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Activision Blizzard Accused Of Destroying Evidence Of Employee Abuse

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Activision Blizzard Accused Of Destroying Evidence Of Employee Abuse

A development in the lawsuit levied at Activision Blizzard from the California Department of Fair Employment and Housing has asserted that the company shredded evidence of improper conduct towards its employees.

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Last month, the California Department of Fair Employment and Housing announced that it was taking legal action against the publisher of Call Of Duty following an investigation comprising years of alleged abuse inside its offices. Before leaving to "pursue new opportunities," president J. Allen Brack called the accusations "extremely troubling." Activision Blizzard itself has denied the "distorted" claims made in the complaint and described the California Department of Fair Employment and Housing as "unaccountable State bureaucrats."

Over 2,000 employees had signed an open letter to the higher-ups at the company asking that they "recognize the seriousness of these allegations and demonstrate compassion for victims of harassment and assault." However, this latest update in the case claims that Activision Blizzard has resisted the investigation and even destroyed evidence that could bolster the stories coming out of the company.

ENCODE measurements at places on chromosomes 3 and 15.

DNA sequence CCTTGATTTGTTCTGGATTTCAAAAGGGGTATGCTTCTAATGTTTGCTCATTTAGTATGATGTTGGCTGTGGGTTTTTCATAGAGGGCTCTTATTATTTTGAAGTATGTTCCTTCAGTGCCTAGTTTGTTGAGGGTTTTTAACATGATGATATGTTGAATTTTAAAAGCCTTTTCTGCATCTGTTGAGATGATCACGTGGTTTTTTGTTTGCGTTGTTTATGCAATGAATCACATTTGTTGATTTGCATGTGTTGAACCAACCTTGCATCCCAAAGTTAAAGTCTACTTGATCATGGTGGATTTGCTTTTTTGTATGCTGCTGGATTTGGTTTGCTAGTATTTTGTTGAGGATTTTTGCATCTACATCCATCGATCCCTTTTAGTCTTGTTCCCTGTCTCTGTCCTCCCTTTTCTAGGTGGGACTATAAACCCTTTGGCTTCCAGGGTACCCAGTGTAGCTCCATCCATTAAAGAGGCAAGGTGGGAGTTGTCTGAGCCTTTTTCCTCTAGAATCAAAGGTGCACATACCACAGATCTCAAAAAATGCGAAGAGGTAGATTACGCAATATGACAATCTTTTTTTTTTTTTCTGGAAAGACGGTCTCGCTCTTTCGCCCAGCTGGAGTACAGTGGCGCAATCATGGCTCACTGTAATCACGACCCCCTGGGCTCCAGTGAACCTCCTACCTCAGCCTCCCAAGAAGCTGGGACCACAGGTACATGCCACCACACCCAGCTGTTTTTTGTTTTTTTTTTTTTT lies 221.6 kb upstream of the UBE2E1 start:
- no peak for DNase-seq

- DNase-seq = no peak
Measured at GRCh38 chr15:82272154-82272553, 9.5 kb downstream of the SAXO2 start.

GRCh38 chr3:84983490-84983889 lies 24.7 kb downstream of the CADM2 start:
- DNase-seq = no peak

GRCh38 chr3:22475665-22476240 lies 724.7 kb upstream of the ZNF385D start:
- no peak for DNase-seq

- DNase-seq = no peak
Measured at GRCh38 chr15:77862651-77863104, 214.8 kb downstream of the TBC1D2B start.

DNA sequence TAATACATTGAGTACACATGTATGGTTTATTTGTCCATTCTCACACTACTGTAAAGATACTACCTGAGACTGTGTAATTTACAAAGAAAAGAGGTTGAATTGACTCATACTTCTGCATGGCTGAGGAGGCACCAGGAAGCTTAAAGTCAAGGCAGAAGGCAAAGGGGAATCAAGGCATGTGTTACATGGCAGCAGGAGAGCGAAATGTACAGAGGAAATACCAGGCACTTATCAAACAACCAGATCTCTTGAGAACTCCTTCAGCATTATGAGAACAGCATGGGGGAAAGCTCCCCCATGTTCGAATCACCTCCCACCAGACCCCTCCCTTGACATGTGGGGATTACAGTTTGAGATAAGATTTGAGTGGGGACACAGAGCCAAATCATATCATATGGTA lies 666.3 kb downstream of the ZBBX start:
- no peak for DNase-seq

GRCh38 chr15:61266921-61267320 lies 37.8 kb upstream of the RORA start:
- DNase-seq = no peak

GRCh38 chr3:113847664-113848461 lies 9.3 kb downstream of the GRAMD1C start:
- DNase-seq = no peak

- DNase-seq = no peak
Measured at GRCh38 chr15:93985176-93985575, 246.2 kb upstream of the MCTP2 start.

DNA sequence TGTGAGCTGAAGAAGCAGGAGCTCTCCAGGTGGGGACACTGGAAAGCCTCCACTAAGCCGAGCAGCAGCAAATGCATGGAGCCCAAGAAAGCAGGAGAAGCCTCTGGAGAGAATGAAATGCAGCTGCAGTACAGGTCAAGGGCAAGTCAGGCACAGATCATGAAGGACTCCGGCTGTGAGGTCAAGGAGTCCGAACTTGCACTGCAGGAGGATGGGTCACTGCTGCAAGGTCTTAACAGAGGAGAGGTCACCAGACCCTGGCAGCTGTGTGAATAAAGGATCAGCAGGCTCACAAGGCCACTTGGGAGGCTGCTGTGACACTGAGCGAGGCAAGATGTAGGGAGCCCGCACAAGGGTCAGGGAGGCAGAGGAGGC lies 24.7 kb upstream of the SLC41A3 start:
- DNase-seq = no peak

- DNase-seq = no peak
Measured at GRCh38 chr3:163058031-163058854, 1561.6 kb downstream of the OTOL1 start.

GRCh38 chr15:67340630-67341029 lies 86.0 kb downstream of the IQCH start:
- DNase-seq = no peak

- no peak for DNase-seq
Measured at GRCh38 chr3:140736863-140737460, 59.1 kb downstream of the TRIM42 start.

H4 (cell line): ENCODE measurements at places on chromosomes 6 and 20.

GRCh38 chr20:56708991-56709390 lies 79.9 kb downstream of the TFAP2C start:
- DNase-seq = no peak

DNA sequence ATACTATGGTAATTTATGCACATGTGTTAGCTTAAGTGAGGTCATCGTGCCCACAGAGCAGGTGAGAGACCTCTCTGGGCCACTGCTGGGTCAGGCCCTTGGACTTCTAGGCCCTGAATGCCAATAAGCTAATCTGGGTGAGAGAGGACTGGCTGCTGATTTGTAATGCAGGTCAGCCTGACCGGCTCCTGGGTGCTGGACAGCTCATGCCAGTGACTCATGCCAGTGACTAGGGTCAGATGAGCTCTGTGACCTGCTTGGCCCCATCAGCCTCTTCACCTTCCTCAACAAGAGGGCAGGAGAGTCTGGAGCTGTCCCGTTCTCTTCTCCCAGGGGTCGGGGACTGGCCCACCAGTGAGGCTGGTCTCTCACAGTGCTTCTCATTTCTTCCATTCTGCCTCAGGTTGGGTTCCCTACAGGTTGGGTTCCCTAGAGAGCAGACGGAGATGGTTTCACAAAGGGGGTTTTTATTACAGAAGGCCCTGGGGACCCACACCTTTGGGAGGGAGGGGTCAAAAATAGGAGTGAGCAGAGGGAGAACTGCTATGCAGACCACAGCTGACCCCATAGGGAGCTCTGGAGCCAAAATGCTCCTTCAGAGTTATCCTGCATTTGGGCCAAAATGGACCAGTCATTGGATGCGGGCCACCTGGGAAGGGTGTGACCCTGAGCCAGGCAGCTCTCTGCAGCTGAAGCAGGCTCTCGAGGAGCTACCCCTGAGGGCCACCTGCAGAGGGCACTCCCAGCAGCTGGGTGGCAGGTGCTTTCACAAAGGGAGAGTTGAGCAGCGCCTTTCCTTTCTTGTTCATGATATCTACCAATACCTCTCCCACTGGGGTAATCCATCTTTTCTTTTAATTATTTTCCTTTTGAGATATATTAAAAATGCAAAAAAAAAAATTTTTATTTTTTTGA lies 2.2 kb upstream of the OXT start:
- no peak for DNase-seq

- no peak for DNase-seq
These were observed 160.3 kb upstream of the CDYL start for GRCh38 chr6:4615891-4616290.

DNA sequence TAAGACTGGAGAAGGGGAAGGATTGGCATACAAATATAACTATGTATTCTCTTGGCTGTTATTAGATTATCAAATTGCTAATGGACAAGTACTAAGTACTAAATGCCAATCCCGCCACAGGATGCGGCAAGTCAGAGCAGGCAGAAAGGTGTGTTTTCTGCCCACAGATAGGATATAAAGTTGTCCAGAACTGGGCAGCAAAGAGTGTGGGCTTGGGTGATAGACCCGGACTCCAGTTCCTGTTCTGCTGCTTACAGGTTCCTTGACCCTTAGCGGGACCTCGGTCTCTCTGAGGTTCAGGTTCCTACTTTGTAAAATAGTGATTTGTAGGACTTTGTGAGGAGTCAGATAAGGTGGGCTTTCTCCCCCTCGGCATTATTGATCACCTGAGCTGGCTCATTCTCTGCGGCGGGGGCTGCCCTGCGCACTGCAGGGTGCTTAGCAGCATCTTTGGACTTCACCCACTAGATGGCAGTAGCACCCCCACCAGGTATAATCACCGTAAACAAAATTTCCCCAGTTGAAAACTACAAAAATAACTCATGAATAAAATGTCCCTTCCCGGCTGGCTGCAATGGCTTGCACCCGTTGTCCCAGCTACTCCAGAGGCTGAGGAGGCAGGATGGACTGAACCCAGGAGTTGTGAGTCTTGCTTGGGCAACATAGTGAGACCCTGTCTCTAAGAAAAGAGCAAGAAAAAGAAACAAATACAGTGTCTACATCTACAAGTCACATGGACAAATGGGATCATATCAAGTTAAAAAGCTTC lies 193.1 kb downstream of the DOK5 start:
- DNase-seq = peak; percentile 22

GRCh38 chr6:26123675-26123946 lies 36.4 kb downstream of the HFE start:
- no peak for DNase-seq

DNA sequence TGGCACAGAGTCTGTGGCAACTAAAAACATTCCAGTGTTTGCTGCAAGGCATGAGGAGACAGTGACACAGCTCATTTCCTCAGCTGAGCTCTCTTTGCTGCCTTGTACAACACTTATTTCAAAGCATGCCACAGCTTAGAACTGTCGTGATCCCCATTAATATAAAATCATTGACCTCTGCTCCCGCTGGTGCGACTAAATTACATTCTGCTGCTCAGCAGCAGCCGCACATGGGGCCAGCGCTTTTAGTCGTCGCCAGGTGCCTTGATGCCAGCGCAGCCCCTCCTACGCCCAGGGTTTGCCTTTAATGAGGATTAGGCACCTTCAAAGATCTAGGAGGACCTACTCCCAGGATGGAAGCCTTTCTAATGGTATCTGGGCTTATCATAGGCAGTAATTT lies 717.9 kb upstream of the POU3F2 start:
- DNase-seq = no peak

'Call Of Duty: Warzone' / Credit: Activision Blizzard
'Call Of Duty: Warzone' / Credit: Activision Blizzard
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In response to these allegations, the publisher supplied a statement to Kotaku. "Throughout our engagement with the DFEH, we have complied with every proper request in support of its review even as we had been implementing reforms to ensure our workplaces are welcoming and safe for every employee," it said and detailed new approaches to hiring, recruitment, pay equity, training, employee reviews and sanctions for harassment and inappropriate behaviour.

"We strive to be a company that recognizes and celebrates the diverse talents and perspectives that lead to the creation of great, globally appealing entertainment. We have provided the DFEH with clear evidence that we do not have gender pay or promotion disparities," continued the company and denied the allegation that it shredded evidence that would have been vital to the lawsuit. "Our senior leadership is increasingly diverse, with a growing number of women in key leadership roles across the company."

'Overwatch 2' / Credit: Activision Blizzard
'Overwatch 2' / Credit: Activision Blizzard
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Activision Blizzard chief compliance officer Frances Townsend stepped down from her role in the women's network following criticism of her response to the lawsuit. She called it "meritless and irresponsible" in an internal email to staff and tweeted an article titled "The Problem With Whistleblowing" on her personal account. "We are glad she listened," said the ABK Workers Alliance which called for Townsend's departure from the women's network. "[We] hope that this will be followed by leadership addressing employees' other demands."

Featured Image Credit: Activision Blizzard

Topics: Blizzard, World of Warcraft, Call of Duty, Activision

Imogen Donovan
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